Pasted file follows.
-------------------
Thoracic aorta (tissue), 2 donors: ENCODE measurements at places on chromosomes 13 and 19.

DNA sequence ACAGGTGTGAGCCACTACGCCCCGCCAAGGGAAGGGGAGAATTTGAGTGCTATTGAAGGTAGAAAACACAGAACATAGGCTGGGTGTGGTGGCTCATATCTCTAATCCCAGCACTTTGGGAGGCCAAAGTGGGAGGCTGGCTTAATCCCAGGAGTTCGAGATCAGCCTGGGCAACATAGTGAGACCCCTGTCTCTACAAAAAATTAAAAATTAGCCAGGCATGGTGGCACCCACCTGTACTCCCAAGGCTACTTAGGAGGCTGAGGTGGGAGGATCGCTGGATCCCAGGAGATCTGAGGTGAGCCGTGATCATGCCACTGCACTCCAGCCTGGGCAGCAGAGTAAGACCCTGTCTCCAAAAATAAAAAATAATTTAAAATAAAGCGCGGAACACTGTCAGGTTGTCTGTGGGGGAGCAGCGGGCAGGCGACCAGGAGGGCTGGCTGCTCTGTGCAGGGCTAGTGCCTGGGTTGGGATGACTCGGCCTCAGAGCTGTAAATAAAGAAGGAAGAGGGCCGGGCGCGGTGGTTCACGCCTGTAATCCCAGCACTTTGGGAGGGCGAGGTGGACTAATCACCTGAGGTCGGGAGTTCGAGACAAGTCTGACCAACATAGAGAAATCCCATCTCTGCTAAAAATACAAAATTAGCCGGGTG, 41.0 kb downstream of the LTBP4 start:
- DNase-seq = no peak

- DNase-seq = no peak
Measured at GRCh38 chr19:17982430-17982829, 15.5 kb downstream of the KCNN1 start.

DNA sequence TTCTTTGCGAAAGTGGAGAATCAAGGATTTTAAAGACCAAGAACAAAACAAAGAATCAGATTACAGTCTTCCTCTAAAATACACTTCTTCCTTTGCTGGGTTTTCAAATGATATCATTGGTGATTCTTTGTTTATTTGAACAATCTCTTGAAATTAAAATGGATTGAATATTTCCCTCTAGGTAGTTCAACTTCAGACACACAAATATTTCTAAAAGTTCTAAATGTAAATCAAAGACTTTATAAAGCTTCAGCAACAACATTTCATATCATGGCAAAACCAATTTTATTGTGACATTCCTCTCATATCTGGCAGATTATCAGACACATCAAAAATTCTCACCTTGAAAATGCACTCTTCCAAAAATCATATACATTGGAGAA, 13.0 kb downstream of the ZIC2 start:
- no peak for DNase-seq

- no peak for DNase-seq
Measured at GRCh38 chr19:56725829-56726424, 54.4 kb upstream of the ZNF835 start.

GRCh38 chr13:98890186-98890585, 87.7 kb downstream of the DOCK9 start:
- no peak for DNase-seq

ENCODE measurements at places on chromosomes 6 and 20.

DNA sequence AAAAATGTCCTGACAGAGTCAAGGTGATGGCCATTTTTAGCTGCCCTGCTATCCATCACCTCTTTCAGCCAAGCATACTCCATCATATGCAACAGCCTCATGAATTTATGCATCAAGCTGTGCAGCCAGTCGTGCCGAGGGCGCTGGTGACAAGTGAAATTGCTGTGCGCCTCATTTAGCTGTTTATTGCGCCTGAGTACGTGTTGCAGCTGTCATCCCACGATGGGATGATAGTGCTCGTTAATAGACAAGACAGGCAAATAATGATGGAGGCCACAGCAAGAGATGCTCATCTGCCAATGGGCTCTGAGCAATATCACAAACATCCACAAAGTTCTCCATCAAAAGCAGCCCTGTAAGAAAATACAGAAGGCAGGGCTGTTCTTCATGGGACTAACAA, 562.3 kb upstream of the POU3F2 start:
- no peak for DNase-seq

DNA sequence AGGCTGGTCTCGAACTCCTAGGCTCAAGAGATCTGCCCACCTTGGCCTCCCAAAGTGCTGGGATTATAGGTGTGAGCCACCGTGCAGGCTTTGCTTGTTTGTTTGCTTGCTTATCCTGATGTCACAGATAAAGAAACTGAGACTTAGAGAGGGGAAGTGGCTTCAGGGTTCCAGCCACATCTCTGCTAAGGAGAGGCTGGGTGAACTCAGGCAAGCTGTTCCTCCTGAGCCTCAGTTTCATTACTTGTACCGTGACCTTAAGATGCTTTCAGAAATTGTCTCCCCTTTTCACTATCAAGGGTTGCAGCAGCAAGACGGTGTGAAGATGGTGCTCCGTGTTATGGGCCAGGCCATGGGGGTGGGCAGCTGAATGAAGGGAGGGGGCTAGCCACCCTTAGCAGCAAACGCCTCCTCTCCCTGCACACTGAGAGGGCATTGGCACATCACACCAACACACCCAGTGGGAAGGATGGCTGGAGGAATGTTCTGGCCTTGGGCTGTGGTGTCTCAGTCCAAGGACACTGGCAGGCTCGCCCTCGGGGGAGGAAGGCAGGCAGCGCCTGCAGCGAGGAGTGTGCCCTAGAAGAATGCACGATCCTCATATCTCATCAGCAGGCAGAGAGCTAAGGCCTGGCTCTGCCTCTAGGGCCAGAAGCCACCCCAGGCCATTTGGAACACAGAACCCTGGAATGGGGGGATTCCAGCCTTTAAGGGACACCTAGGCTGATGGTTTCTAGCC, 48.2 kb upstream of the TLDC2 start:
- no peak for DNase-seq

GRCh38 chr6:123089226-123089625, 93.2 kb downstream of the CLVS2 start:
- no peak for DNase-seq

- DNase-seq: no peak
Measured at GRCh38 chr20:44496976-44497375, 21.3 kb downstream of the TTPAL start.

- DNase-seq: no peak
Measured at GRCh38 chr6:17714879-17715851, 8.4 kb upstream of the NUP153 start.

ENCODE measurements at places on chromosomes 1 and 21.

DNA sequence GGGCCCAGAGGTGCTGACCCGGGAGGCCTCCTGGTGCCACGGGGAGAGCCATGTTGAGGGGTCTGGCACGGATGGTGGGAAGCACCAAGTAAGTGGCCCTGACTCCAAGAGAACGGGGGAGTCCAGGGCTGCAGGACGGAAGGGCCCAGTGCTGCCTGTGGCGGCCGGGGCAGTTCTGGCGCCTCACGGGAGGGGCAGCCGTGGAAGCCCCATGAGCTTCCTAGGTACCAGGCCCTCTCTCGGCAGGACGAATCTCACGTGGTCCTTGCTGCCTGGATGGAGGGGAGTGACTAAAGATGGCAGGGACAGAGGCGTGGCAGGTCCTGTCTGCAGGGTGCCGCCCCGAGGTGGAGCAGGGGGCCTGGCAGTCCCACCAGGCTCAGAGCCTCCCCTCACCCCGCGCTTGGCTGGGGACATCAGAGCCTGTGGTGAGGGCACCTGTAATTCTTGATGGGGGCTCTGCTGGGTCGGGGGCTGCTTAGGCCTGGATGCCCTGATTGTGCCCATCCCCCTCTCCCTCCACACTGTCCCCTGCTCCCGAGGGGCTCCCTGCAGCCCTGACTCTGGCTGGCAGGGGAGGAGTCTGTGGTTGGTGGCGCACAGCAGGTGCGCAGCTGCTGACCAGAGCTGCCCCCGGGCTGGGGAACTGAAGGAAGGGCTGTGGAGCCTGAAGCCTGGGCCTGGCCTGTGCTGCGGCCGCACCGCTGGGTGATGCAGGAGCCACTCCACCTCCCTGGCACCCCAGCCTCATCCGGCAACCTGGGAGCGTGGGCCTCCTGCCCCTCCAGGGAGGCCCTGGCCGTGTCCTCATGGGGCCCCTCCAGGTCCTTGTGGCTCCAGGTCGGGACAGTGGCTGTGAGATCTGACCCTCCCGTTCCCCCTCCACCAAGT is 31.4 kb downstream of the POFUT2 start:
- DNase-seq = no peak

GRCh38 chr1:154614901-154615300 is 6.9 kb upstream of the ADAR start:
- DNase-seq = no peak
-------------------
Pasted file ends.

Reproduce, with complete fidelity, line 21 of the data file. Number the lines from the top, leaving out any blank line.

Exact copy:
- DNase-seq: no peak